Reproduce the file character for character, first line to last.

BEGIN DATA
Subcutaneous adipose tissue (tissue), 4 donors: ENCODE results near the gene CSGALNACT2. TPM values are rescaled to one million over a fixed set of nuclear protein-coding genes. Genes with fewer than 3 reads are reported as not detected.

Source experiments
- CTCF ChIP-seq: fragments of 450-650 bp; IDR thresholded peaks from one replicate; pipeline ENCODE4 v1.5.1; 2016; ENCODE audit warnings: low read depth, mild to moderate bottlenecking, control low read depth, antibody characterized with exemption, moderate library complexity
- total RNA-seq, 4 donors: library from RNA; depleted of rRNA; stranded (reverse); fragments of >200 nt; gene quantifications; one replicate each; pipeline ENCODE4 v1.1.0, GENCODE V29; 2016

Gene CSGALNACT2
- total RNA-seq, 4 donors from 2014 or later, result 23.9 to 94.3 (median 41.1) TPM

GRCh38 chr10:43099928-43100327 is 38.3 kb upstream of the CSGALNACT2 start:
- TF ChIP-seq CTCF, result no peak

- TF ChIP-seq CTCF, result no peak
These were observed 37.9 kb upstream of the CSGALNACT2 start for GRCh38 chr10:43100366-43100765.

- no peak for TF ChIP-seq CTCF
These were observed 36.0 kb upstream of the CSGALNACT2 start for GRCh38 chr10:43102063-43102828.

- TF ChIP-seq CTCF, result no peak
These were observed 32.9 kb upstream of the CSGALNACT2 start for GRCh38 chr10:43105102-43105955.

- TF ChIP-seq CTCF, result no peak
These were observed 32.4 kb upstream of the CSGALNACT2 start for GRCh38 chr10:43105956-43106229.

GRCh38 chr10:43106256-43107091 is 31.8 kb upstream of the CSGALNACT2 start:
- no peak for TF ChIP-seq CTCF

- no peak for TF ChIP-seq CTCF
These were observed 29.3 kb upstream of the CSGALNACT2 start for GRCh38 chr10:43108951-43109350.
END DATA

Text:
Subcutaneous adipose tissue (tissue), 4 donors: ENCODE results near the gene CSGALNACT2. TPM values are rescaled to one million over a fixed set of nuclear protein-coding genes. Genes with fewer than 3 reads are reported as not detected.

Source experiments
- CTCF ChIP-seq: fragments of 450-650 bp; IDR thresholded peaks from one replicate; pipeline ENCODE4 v1.5.1; 2016; ENCODE audit warnings: low read depth, mild to moderate bottlenecking, control low read depth, antibody characterized with exemption, moderate library complexity
- total RNA-seq, 4 donors: library from RNA; depleted of rRNA; stranded (reverse); fragments of >200 nt; gene quantifications; one replicate each; pipeline ENCODE4 v1.1.0, GENCODE V29; 2016

Gene CSGALNACT2
- total RNA-seq, 4 donors from 2014 or later, result 23.9 to 94.3 (median 41.1) TPM

GRCh38 chr10:43099928-43100327 is 38.3 kb upstream of the CSGALNACT2 start:
- TF ChIP-seq CTCF, result no peak

- TF ChIP-seq CTCF, result no peak
These were observed 37.9 kb upstream of the CSGALNACT2 start for GRCh38 chr10:43100366-43100765.

- no peak for TF ChIP-seq CTCF
These were observed 36.0 kb upstream of the CSGALNACT2 start for GRCh38 chr10:43102063-43102828.

- TF ChIP-seq CTCF, result no peak
These were observed 32.9 kb upstream of the CSGALNACT2 start for GRCh38 chr10:43105102-43105955.

- TF ChIP-seq CTCF, result no peak
These were observed 32.4 kb upstream of the CSGALNACT2 start for GRCh38 chr10:43105956-43106229.

GRCh38 chr10:43106256-43107091 is 31.8 kb upstream of the CSGALNACT2 start:
- no peak for TF ChIP-seq CTCF

- no peak for TF ChIP-seq CTCF
These were observed 29.3 kb upstream of the CSGALNACT2 start for GRCh38 chr10:43108951-43109350.